Russia Rising: Votes for Freedom: 30 Artists and Designers Challenge the 2011 and 2012 Russian Elections. School of Visual Arts (SVA) presents “Russia Rising: Votes for Freedom,” an exhibition responding to recent political turmoil in Russia through the language of the poster. The original posters were created in support of the popular Russian movement for democracy that emerged at the third-term election of President Vladimir Putin. Co-curated by design historian and MFA Design Department Co-chair Steven Heller and Abbeville Press Art Director Misha Beletsky.
“SVA has a long tradition of supporting freedom of speech and voting rights through its exhibition program. It is important for Russia to have elections, but it is also necessary for Americans to understand the political context in which they are held. This exhibition asks the question ‘Does my vote count?,’ which opens doors that are too often shut,” says exhibition co-curator Steven Heller.
“Although some of the most effective political agitation of the 20th century took place in Russia, and perhaps precisely because of it, the Russian public is weary of revolutions and revolutionary rhetoric,” says exhibition co-curator Misha Beletsky. “This leaves the would-be revolutionaries of today in a precarious position of opposition to the regime with no clear means of dissent.”
Designers who responded to the call for entries for “Russia Rising” faced a similar challenge. Today’s Russia doesn’t fit into any visual clichés like the red banner or hammer and sickle. Pre-1917 czarist symbols such as the two-headed eagle and the tricolor, once viewed as “radical,” have come to symbolize the current regime. The often depicted Russian bear is now a mascot of Putin’s United Russia party.
Designer Woody Pirtle’s poster features brass knuckles that look very similar to a bear’s claw. Oil leaks out of a tricolor faceless Russian nesting doll on a poster created by Dimon Zakharov. SVA faculty member Viktor Koen contributes a poster reminiscent of former U.S. presidential candidate Ron Paul’s ReLOVEution graphic; the word ReVOTElution is superimposed over a hand placing a paper into a ballet box.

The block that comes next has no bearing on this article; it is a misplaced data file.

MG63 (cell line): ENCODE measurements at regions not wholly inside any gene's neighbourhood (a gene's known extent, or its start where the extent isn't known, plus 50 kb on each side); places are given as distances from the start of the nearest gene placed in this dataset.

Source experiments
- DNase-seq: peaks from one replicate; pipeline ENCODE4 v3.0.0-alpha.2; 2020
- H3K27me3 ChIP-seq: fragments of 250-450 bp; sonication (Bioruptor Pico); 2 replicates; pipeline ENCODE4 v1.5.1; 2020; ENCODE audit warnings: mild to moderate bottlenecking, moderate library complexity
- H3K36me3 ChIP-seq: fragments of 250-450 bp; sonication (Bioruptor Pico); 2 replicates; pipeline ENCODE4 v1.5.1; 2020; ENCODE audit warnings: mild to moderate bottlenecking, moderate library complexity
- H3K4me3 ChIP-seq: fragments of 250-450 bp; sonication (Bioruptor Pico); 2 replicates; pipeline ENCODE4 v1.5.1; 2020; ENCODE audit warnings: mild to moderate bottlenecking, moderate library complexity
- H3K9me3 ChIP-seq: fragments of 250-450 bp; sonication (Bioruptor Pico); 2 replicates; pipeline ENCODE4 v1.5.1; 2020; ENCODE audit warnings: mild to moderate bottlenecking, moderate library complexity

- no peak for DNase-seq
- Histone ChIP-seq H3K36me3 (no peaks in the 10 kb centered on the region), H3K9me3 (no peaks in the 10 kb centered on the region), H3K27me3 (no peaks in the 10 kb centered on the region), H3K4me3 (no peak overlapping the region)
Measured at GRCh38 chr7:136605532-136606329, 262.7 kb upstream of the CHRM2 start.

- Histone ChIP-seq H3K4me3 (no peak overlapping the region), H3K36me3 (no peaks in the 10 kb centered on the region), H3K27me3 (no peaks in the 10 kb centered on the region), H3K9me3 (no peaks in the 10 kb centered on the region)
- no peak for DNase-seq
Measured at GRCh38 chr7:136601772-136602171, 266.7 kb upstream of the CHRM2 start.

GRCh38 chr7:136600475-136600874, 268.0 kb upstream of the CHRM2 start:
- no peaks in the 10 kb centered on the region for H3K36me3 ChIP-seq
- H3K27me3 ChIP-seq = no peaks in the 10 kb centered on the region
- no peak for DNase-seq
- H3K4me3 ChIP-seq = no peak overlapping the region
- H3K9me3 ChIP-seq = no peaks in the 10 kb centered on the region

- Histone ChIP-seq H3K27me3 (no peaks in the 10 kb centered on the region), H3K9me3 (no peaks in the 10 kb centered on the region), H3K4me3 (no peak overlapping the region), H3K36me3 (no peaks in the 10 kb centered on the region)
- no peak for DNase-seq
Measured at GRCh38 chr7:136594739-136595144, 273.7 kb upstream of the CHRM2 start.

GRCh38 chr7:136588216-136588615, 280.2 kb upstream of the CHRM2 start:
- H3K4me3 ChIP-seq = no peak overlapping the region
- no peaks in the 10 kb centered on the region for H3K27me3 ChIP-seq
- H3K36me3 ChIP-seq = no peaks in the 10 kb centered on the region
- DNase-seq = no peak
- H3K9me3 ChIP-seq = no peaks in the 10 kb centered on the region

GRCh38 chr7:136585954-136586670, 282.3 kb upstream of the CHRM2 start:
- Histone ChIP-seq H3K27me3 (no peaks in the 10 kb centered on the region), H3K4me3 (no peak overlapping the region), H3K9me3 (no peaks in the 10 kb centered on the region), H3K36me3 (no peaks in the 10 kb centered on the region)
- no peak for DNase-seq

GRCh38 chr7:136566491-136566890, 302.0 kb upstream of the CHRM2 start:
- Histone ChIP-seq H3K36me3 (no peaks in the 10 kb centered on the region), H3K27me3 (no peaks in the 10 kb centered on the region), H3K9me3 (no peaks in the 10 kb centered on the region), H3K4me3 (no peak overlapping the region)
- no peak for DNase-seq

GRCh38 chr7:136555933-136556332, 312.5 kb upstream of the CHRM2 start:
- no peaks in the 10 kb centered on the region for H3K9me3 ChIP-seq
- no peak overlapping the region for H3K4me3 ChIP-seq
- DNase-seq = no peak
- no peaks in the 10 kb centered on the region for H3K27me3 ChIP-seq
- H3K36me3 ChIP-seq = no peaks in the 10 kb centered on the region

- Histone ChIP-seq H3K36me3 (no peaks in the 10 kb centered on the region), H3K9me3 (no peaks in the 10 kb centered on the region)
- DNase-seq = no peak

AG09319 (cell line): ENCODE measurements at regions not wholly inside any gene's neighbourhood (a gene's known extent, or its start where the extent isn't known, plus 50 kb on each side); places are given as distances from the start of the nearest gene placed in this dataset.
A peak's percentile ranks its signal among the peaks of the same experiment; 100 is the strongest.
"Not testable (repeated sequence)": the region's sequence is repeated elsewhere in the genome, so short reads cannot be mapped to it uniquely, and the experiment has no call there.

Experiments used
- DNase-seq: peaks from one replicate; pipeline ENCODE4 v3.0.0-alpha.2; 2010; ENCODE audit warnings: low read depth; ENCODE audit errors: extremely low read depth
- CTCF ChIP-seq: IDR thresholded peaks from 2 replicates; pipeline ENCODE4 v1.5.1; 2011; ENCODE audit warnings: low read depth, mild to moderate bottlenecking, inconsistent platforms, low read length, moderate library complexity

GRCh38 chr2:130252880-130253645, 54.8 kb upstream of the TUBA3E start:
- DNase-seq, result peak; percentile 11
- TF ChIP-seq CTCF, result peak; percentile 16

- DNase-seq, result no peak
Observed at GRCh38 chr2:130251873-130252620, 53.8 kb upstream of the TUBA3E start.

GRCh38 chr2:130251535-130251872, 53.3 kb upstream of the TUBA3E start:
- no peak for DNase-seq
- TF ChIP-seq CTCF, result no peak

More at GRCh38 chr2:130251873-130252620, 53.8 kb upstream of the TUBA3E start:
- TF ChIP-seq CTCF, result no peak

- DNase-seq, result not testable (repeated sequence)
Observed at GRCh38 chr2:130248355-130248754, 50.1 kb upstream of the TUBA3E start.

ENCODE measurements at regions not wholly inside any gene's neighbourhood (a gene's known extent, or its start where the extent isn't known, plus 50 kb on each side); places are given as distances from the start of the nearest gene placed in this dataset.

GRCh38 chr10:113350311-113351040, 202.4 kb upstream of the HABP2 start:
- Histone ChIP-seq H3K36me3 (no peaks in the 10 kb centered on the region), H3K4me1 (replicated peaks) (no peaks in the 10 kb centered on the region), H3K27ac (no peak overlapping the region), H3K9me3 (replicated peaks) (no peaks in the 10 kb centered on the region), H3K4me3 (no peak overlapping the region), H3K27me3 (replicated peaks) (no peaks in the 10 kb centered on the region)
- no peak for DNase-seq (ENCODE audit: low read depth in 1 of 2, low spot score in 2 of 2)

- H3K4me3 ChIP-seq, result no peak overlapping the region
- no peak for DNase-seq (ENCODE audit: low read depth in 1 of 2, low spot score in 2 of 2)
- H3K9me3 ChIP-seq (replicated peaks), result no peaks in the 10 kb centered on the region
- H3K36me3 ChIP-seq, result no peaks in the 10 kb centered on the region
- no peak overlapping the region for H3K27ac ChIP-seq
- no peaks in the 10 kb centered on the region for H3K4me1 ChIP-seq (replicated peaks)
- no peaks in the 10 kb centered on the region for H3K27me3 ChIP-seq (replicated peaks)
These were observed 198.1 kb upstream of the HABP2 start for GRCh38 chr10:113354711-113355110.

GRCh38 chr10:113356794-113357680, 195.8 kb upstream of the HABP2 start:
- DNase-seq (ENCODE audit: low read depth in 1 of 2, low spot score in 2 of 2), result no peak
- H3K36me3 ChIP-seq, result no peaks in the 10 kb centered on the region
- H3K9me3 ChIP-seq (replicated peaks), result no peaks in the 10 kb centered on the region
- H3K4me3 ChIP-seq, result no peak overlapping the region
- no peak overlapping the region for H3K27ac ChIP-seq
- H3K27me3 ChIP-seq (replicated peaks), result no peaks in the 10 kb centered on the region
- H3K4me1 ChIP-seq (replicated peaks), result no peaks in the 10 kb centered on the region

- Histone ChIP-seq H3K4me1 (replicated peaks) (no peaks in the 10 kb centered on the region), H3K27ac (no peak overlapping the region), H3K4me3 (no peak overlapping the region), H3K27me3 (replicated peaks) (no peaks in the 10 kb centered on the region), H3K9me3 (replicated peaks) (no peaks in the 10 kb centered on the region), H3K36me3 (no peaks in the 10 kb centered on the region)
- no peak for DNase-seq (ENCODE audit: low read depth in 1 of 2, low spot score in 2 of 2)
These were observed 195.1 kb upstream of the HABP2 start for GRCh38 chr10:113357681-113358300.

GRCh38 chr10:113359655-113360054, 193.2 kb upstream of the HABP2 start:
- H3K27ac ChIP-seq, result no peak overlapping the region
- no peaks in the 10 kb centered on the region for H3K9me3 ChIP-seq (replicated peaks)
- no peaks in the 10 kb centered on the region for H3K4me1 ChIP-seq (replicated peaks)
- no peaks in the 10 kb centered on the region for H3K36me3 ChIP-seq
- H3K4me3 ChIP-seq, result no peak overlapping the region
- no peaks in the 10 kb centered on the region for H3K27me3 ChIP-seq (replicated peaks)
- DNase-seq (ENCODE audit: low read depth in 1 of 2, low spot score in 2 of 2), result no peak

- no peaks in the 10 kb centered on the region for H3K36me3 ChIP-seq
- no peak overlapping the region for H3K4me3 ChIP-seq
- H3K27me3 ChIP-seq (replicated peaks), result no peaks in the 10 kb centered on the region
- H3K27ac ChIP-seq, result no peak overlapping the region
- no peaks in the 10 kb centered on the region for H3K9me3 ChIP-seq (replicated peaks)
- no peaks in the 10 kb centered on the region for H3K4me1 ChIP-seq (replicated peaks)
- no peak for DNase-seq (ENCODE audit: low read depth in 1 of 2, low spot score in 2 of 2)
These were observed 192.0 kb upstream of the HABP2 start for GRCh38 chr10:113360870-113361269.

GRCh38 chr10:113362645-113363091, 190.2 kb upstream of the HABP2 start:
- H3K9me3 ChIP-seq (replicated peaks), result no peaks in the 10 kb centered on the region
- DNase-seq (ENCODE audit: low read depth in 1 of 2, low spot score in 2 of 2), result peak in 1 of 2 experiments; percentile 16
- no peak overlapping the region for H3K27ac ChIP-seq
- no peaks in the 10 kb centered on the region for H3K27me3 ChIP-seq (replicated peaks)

A bear kicks a caricature of Russian President Vladimir Putin out on Robert Grossman’s poster, which also includes the words “Takeout Putin.” The Bukheyevs’ Election Circus has the imperial two-headed eagle, juggling black and white balls in a circle to symbolize the contested elections. Eugeny Dobrovinsky’s Russian Chronology starts with “2010 ten” and continues, “2011 eleven,” “2012 twelve,” “2013 puteen,” “2014 puteen,” into infinity.
“It has become very difficult to say ‘Russia’ visually without becoming embroiled in complicated political issues. The artists in the exhibition have navigated these murky contextual waters with great skill,” says Beletsky. “They have demonstrated something that the unresolved political situation in Russia reminds us of daily: that the diversity of human expression is ultimately stronger than the oppressive uniformity.”
Participating artists include R.O. Blechman, The Bukheyevs (S. Bulkin & E. Mikheyeva), Savas Cekic, Cybersect, Maxim Derevyankin, Eugeny Dobrovinsky, Lex Drewinski, Stasys Eidrigevicius, Alexander Faldin, Kevin Finn, Emily Firebaugh, Robert Grossman, Hilppa Hyrkäs, Allison Hefely, Viktor Koen, Boris Kulikov, Yossi Lemel, Alain Le Quernec, Uwe Loesch, Alexandria Lopresti, Alexey Lysogorov, Ilya Pereverzentsev, Kari Piippo, Woody Pirtle, Joe Scorsone & Alice Drueding, Eugeniusz Skorwider, Lanny Sommese, Alexander Umyarov, Derek Vander Griend and Dimon Zakharov.
“Russia Rising: Votes for Freedom” is organized in conjunction with the Golden Bee Global Biennale in Moscow and Serge Serov, Biennale president. The exhibition’s graphic identity was created by Maria Permyakova-Romanova.
Reception: Wednesday, September 12, 6-8pm